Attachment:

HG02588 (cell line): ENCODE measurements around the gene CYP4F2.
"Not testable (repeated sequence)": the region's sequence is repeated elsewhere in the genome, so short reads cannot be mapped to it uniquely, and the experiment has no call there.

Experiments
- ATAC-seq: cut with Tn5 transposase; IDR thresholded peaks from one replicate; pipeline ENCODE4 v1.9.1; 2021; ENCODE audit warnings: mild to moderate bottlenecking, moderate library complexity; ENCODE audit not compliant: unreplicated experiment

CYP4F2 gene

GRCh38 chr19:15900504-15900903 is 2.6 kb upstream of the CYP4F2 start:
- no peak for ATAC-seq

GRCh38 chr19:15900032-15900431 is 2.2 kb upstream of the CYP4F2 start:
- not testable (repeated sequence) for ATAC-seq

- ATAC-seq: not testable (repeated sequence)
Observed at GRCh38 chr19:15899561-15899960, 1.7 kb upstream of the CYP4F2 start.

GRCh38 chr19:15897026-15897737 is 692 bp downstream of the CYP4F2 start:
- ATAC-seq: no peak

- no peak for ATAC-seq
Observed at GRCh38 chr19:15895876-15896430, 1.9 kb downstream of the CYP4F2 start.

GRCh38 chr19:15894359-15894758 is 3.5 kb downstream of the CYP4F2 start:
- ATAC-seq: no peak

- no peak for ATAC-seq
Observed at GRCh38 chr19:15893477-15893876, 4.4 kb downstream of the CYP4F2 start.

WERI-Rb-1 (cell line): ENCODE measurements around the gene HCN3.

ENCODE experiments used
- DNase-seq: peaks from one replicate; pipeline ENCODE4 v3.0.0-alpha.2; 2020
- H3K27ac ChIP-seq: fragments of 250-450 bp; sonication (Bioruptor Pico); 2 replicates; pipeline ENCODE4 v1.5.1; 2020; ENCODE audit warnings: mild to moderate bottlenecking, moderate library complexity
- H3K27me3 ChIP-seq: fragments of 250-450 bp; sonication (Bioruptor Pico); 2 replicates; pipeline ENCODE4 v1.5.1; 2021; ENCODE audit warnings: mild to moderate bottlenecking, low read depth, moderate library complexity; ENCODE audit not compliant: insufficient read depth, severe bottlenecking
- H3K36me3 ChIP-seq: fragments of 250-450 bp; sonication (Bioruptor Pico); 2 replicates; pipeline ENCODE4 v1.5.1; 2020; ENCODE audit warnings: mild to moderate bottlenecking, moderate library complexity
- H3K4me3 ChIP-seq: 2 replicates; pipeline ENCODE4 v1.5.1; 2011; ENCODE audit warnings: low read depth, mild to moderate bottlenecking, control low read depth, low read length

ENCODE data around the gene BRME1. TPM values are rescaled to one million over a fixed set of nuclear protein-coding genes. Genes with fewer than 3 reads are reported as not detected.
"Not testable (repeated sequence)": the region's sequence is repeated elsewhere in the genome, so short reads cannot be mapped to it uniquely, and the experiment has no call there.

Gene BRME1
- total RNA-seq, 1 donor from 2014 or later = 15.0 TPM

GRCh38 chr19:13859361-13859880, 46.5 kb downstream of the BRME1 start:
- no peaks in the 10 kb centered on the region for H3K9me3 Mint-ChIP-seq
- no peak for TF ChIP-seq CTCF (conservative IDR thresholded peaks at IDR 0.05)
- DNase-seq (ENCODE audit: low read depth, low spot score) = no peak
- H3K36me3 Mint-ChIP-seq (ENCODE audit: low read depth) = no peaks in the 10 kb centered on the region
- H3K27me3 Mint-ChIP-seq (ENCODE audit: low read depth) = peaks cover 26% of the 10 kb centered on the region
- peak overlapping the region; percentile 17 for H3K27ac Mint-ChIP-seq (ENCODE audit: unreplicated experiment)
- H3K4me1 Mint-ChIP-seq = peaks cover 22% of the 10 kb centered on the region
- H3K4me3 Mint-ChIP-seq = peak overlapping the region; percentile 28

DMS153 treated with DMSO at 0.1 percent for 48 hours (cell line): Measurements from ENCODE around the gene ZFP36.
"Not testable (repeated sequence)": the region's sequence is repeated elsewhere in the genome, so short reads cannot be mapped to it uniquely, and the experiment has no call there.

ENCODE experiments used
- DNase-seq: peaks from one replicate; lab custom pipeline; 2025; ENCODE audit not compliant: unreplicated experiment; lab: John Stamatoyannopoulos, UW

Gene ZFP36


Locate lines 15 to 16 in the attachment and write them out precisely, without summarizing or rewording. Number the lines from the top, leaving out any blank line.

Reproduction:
Observed at GRCh38 chr19:15895876-15896430, 1.9 kb downstream of the CYP4F2 start.

GRCh38 chr19:15894359-15894758 is 3.5 kb downstream of the CYP4F2 start: